Brian Tindell climbs a steep flight of metal stairs deep inside the Comanche Peak Nuclear Power Plant. Giant ventilation fans as big as jet engines roar in the background as he walks on a high platform around a hulking piece of machinery.
Tindell, who’s wearing a hard hat, safety goggles and earplugs, shines a flashlight and peers into the maze of pipes and valves on the plant’s emergency 1,000-horsepower diesel generator.
“One of the things I look for is any sign of leaks,” Tindell explained. “I make sure the valves are lined up correctly.”
Every nuclear plant has an emergency back-up power system. It must be maintained, tested and be failure-proof in case the plant were to lose electrical power.
Making sure the generator stays in tip-top shape is just part of what Tindell does as one of the U.S. Nuclear Regulatory Commission’s resident inspectors at Comanche Peak.
Under a program begun in 1977, the NRC stations two resident inspectors at each of the nation’s 104 commercial nuclear power plants. Some of the larger ones have up to three resident inspectors. Each one can serve up to seven years at any one site.
Resident inspectors live in the area of the plant – Tindell and his wife live in Granbury. The on-site inspectors provide “first-hand, independent assessment of plant conditions and performance,” the NRC said.
“It’s all about objectivity and to get a fresh set of eyes,” Tindell said. “We make sure security barriers are in place and security officers are where they’re supposed to be.”
John Kramer is the other inspector at Comanche Peak. He and Tindell scrutinize the licensee, Luminant, to make certain it follows safety and security procedures and addresses any lapses or problems as soon as possible.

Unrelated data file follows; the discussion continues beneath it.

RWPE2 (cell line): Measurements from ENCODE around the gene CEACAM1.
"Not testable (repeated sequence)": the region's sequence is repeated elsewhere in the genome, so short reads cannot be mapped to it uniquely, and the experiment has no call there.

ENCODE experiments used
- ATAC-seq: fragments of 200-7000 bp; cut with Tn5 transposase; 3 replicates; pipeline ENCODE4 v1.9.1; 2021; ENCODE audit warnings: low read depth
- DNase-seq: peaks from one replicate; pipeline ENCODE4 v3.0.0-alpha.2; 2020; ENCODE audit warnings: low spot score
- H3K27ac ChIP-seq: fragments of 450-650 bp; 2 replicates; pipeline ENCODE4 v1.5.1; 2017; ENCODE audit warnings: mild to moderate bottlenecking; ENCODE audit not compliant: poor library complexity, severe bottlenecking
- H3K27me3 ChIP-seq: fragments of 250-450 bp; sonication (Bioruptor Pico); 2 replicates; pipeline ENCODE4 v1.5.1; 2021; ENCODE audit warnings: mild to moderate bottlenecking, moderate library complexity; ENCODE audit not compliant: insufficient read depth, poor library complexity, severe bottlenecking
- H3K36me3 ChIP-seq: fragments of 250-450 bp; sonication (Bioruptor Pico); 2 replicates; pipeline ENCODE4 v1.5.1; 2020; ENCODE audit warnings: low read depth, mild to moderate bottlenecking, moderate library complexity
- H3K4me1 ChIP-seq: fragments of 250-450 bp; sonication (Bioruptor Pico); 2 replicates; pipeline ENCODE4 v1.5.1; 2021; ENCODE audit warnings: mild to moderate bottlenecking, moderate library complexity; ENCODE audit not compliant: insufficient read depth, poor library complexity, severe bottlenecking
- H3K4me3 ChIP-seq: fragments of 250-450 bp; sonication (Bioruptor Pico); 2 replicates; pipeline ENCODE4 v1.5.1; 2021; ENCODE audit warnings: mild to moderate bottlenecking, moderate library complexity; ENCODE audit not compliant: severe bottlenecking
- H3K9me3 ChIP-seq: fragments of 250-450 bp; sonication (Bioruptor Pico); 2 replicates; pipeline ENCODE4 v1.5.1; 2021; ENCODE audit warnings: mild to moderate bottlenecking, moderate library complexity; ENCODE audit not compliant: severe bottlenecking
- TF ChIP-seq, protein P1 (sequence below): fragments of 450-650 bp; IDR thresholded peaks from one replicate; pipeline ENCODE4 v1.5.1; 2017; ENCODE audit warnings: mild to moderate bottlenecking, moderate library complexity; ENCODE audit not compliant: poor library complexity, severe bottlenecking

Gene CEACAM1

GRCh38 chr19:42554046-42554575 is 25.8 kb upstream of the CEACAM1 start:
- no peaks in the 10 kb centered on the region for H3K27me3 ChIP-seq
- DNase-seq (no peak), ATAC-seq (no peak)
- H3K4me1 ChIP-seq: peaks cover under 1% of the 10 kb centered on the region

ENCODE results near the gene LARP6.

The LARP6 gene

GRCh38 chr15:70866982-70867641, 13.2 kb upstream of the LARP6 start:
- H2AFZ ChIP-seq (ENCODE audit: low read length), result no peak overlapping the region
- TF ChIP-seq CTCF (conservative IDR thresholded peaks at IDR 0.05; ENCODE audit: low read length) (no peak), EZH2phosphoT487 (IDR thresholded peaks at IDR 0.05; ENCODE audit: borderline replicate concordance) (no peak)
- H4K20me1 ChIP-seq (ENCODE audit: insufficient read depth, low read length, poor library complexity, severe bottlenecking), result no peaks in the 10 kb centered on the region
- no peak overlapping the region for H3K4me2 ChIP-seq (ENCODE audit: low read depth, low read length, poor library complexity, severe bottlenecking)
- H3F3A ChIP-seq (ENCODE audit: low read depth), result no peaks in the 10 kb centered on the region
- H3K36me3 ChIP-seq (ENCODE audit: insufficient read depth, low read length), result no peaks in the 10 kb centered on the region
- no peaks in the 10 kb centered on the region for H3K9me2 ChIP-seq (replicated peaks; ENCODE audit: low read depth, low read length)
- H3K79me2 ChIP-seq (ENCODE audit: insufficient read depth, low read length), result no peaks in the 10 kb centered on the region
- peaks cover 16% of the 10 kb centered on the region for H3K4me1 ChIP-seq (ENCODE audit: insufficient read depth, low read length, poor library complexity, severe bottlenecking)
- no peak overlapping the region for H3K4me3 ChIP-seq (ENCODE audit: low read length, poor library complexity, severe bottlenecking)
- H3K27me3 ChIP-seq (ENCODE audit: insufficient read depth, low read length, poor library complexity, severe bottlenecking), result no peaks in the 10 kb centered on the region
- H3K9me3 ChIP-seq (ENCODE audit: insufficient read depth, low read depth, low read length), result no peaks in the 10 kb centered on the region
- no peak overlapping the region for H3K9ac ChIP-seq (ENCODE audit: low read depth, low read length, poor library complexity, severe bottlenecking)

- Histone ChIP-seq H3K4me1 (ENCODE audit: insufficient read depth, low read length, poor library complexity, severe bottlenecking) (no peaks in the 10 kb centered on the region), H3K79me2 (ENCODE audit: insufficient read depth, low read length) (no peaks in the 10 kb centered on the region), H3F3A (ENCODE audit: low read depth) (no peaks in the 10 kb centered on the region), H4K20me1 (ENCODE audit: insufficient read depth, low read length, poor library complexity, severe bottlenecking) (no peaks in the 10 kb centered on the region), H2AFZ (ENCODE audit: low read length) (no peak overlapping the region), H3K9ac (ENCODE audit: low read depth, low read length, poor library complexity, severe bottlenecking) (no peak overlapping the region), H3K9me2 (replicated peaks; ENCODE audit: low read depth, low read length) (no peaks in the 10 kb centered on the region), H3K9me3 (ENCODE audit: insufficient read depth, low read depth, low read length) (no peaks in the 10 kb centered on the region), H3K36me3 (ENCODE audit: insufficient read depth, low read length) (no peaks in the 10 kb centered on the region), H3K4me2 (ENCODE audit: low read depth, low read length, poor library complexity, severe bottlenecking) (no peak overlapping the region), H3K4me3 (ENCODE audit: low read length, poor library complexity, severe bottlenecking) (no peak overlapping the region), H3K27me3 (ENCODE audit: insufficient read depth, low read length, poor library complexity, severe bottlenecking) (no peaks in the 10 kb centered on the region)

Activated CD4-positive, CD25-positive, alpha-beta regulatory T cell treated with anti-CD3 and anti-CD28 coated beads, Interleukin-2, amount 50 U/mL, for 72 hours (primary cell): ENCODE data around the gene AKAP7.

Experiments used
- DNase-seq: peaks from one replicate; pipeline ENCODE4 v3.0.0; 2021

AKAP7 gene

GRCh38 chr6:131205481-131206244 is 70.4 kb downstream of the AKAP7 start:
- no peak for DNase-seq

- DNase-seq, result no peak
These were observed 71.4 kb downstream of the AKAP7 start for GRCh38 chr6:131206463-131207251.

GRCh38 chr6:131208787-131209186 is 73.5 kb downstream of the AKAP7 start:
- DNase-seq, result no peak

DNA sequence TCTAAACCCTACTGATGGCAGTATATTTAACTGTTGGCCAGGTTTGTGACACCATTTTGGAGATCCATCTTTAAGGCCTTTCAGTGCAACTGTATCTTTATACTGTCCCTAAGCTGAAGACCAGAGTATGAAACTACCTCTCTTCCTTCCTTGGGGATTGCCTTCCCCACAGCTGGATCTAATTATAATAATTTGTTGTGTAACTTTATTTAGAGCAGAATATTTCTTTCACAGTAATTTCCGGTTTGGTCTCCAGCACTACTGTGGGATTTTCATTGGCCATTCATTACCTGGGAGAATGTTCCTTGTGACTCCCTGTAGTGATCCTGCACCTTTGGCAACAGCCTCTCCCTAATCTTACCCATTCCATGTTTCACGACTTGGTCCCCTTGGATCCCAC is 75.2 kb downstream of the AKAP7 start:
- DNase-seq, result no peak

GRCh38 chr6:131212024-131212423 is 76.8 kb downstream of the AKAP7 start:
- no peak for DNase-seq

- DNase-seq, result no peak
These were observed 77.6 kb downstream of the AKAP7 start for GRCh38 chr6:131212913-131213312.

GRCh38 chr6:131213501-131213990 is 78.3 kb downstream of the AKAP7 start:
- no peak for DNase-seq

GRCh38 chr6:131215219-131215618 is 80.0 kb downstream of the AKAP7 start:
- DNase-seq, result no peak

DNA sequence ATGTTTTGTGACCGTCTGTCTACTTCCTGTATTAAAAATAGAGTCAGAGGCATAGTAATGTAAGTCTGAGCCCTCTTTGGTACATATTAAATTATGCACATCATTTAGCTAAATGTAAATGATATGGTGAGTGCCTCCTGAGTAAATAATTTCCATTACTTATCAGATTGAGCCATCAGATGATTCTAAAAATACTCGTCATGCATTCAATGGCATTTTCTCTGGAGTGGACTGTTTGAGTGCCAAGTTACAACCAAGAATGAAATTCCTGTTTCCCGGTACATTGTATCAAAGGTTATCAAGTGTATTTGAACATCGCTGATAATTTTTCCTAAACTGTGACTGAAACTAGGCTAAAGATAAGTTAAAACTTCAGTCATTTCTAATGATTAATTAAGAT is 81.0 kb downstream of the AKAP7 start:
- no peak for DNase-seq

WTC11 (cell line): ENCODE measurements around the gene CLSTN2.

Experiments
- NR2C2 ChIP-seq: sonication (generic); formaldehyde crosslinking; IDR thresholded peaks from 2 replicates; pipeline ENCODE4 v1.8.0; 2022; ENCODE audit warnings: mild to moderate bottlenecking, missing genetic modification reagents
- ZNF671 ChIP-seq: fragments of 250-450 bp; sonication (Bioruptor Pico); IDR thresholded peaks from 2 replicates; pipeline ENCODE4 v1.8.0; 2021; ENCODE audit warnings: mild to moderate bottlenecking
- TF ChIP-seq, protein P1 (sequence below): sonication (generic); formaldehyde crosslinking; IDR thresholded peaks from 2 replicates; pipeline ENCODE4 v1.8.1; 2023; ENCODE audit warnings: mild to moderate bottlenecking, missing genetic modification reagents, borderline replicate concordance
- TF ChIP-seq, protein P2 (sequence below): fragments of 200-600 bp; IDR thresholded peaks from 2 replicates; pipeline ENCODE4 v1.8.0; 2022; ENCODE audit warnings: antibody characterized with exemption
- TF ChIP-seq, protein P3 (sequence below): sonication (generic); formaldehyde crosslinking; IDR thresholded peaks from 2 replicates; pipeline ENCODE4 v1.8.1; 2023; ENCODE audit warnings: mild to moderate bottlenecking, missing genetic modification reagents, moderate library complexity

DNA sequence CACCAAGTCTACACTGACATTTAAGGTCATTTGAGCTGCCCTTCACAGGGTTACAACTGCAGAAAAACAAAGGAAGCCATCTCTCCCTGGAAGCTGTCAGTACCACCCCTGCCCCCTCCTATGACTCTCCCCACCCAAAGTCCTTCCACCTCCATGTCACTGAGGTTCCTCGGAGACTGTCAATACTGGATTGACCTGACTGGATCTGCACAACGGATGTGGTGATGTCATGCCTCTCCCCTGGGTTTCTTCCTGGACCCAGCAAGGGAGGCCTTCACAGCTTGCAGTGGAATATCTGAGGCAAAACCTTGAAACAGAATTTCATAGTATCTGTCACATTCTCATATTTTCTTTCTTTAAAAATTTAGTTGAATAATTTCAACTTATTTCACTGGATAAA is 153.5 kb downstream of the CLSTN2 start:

If the NRC ends up granting Luminant a license to operate two additional nuclear reactors, the construction site would add two of its own NRC resident inspectors.
Operations resident inspectors also can get assistance from specialists and inspectors from the nearest regional office. In this area, Region IV, the office is located in Arlington.
Tindell, who’s 30, has been working at the Comanche Peak plant for two years. He graduated from Oklahoma Christian University with a mechanical engineering degree in 2003. While in school, he did an internship with the NRC and was offered a job after graduation. He underwent “rigorous training” to become qualified as an inspector.
Monitoring outside events, such as weather or the recent gas line explosion, also is part of the resident inspector’s job.
“These plants were designed to withstand a tornado,” Tindell said. Even so, when there’s a tornado watch in the area, he walks around the plant to make sure there’s nothing loose that might become a projectile.
When a gas pipeline exploded east of Glen Rose several earlier this month, killing a utility worker, Tindell went to the control room at the plant to monitor the fire and its location.
Filling out paperwork – this is the federal government, after all — is part of the job, too. But Tindell said he likes to get out into the plant as much as possible rather than sit at a desk.